Wednesday, April 11, 2012

J is for Jul (Christmas)

Theme ~ Swedish Rhapsody

Those who follow my blog have probably heard enough about Swedish Christmas traditions. I have Christmas posts from both 2010 and 2011, so let me see if I can challenge myself to make a short post about a Swedish Christmas. This would be as it was in my childhood in the 1940s. I'm inserting some of the Christmas tree decorations and the goat that comes with Santa to deliver presents, represented by a straw goat that stands under the tree, keeping an eye on the presents.

Anticipation was the most outstanding emotion. It began when the first of four candles in the Advent candle holder was lit on the first Sunday in Advent. We may have already opened the first window in the Advent calendar by then and our parents would have hung the large paper star with a light bulb inside in our window for all to see. Such stars were hung in most windows in Stockholm and were a part of bringing the light into the dark winter evenings.

No black Fridays back then, instead we would go to the Great Square in Old Town Stockholm where there was a Jul marknad or Christmas market. There you could buy decorations, food, gingerbread cookies, candies, and everything else related to Christmas. On the day before Christmas Eve we decorated our tree. 

We celebrated Christmas on Christmas Eve, Julafton. It begins with the dipping in the pot. What's in the pot is the juice from  the ham that has been cooked earlier. What you dip is, I believe a nice soft rye bread. It is delicious. This is lunch. The glogg is on the stove, its wonderful aroma spreading through the house. Then the smorgasbord is prepared, the ham is ready, and so is the lutfisk, or lyefish, that is also a Christmas tradition. This is the dried cod that is soaked in lye and eaten only that one time in a year. 


Finally, the rice pudding is placed on the table for dessert. It contains one almond and it is said that if an unmarried person gets the almond, he/she will marry in the year to come. If the almond goes to someone already married that person will have good luck in the coming year. The dinner is finished with coffee and punch an old-fashioned drink.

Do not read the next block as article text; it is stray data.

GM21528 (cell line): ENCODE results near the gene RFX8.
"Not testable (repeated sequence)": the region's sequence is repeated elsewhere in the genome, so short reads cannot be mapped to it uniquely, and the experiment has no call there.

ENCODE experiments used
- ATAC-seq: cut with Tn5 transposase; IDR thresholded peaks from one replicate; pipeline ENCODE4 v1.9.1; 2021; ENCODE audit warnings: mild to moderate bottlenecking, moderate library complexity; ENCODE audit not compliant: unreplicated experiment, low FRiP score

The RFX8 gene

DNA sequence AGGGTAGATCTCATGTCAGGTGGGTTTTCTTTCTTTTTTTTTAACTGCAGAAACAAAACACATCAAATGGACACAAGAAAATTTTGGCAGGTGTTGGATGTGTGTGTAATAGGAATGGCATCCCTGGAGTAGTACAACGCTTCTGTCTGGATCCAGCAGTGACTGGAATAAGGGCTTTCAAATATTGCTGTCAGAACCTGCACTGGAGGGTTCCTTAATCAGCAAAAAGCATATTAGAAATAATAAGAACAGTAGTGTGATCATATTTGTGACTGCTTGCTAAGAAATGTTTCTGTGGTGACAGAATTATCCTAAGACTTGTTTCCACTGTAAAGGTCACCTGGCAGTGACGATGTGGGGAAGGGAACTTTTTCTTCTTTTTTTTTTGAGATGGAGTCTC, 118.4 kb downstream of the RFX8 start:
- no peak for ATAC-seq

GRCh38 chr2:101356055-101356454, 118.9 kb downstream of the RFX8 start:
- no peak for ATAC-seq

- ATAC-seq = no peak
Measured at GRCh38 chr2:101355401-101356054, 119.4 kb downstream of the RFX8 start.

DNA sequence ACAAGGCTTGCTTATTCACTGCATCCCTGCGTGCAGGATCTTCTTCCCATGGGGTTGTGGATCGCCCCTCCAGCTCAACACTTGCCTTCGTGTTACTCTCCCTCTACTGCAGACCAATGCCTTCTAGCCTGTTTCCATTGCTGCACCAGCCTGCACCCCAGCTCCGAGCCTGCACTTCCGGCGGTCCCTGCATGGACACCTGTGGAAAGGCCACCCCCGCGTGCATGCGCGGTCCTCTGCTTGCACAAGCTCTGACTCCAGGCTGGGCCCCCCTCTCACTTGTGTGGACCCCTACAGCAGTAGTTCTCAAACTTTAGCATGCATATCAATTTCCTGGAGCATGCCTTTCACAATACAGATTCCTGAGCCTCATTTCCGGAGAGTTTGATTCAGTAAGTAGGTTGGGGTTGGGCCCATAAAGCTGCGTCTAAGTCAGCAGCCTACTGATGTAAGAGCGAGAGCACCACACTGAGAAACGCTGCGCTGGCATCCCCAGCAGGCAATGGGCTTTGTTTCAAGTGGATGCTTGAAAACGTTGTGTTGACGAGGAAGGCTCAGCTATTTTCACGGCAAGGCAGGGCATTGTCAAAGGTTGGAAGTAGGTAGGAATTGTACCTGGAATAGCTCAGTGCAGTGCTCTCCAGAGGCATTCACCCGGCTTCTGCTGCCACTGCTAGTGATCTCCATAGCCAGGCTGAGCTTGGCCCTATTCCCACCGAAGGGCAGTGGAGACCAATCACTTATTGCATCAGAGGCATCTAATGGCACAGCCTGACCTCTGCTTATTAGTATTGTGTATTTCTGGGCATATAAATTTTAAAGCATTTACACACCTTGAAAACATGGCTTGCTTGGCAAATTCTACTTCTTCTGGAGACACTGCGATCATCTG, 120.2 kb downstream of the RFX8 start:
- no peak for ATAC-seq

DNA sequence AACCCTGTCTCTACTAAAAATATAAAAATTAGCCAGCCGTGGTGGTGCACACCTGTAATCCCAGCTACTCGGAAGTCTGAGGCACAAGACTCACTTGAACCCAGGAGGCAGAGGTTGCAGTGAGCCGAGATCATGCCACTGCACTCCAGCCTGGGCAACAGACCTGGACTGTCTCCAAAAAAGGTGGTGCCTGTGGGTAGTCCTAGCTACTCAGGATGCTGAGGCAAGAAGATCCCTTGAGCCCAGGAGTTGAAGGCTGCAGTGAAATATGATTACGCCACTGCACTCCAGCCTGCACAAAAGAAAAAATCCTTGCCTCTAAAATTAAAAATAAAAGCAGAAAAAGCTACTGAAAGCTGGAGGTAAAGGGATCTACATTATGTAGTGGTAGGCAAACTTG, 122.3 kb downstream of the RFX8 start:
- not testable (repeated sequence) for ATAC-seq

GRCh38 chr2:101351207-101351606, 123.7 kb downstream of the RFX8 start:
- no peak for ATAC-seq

During all this, we could barely contain themselves because once all the eating and drinking was over, the presents would be distributed. When we were small, our grandfather would be Santa Claus, jultomten, and come trudging through the snow, knocking on the front door and asking: "Are there any good children living here?" We would all say, "Yes!" and then we would get our presents. On each present there was a rhyme, composed usually by our dad or his dad. Both were terrific with these Christmas rhymes. And the presents would be closed with a red seal. Very elaborate, all of it, and a wonderful way to create memories for your children. I see now that it was not only about the presents, it was about the spirit of the holiday, family gathering, taking time, being together. The memories I have are of a spiritual time, a loving time with my family.

After Christmas, some would go to Julottan, the early morning service in church. Christmas began on Christmas Eve and went for 20 days. After that, the plundering of the trees began and we children would be invited to Christmas tree plundering parties, where the tree would be full of fresh candies, cookies, and gifts. We would take all that off the tree, which then would be thrown outside by the grownups. Another fond memory of good times had in the middle of the cold and dark winter.
Samson is doing OK after his surgery. We also had the dew claws on his hind legs removed and apparently there was some difficulty. He will be OK, but on pain medicine for that. We are on our way to pick him up now.


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